Coordinated, Layered Defense Capabilities of Multiple Torpedo Countermeasures
Navy SBIR 2020.1 - Topic N201-054
NAVSEA - Mr. Dean Putnam - email@example.com
Opens: January 14, 2020 - Closes: February 26, 2020 (8:00 PM ET)
PROGRAM: PMS 415, Undersea Defensive Warfare Systems Program Office.
technology within this topic is restricted under the International Traffic in
Arms Regulation (ITAR), 22 CFR Parts 120-130, which controls the export and
import of defense-related material and services, including export of sensitive
technical data, or the Export Administration Regulation (EAR), 15 CFR Parts
730-774, which controls dual use items. Offerors must disclose any proposed use
of foreign nationals (FNs), their country(ies) of origin, the type of visa or
work permit possessed, and the statement of work (SOW) tasks intended for
accomplishment by the FN(s) in accordance with section 3.5 of the Announcement.
Offerors are advised foreign nationals proposed to perform on this topic may be
restricted due to the technical data under US Export Control Laws.
Develop a capability for acoustic torpedo countermeasures to coordinate focused
layered defense strategies against incoming advanced threat torpedoes.
All submarines are currently protected by 6-inch and 3-inch diameter expendable
torpedo countermeasures that, upon launch, act autonomously and independently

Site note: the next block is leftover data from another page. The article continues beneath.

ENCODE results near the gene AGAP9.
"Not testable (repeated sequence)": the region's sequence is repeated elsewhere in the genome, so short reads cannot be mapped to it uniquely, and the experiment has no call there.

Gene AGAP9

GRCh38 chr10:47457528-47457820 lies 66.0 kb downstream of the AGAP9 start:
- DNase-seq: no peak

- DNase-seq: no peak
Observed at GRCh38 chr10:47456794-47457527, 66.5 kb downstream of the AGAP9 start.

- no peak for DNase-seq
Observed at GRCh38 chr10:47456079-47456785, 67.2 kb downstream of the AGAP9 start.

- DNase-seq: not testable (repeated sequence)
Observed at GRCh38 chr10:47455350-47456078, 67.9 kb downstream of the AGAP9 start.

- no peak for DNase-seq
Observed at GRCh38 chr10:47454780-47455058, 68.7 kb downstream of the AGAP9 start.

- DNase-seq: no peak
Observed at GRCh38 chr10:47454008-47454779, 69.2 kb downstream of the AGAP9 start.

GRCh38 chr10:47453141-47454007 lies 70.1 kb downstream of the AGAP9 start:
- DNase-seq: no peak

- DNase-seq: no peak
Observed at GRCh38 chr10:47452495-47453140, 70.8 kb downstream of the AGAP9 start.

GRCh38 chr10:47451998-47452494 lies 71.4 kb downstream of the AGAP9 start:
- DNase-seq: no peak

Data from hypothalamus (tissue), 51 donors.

to thwart adversarial weapons. Adversarial weapons are becoming more and more
sophisticated requiring the Fleet to develop smarter and more capable
countermeasure devices. It is the intention of this effort to develop
additional capabilities that can be incorporated into current and future
torpedo countermeasures to provide increased platform protection. As such, the
innovation sought by the execution of this effort is to develop the ability for
multiple acoustic countermeasures to coordinate a layered defense against
adversarial torpedoes. The countermeasures, which are based either on the
existing three-inch diameter Acoustic Device Countermeasure (ADC) Mk 2 Mod 7 and/or
the existing six-inch diameter ADC Mk 3 Mod 1, would have the ability to
identify the incoming direction of a threat torpedo through an onboard
receiver(s) or other devices/platforms in the engagement. Additionally, the
solution will use its relative positions to provide spatial, temporal, and
spectral defensive protection for the host platform. The ability to detect the
threat, identify threat localization, and implement appropriate threat acoustic
responses amongst a potentially highly cluttered acoustic environment will be
evaluated. The specific acoustic response would be based on the existing
acoustic modes of the current ADC, depending upon the chosen form factor for
the design. The innovation challenges involved in this topic execution are
twofold: first, coordination of the communication capabilities amongst multiple
torpedo countermeasures and with the host submarine platform need to be robust
in what is anticipated to be an acoustically cluttered environment; second,
technology advancements are needed to provide this coordinated capability
(on-board receiver and identify friend or foe (IFF) and communication logic)
without driving significant increase (less than 25%) in unit cost and not
significantly changing the form factor of the baseline device (either 6-inch
diameter, 100-inch long, 120 pounds or 3-inch diameter, 39.5-inch long, 10
pounds). By providing these additional features, these advanced countermeasures
will possess the ability to reduce the number of devices needed to thwart
adversarial threats with a reduced number of devices, thus offsetting the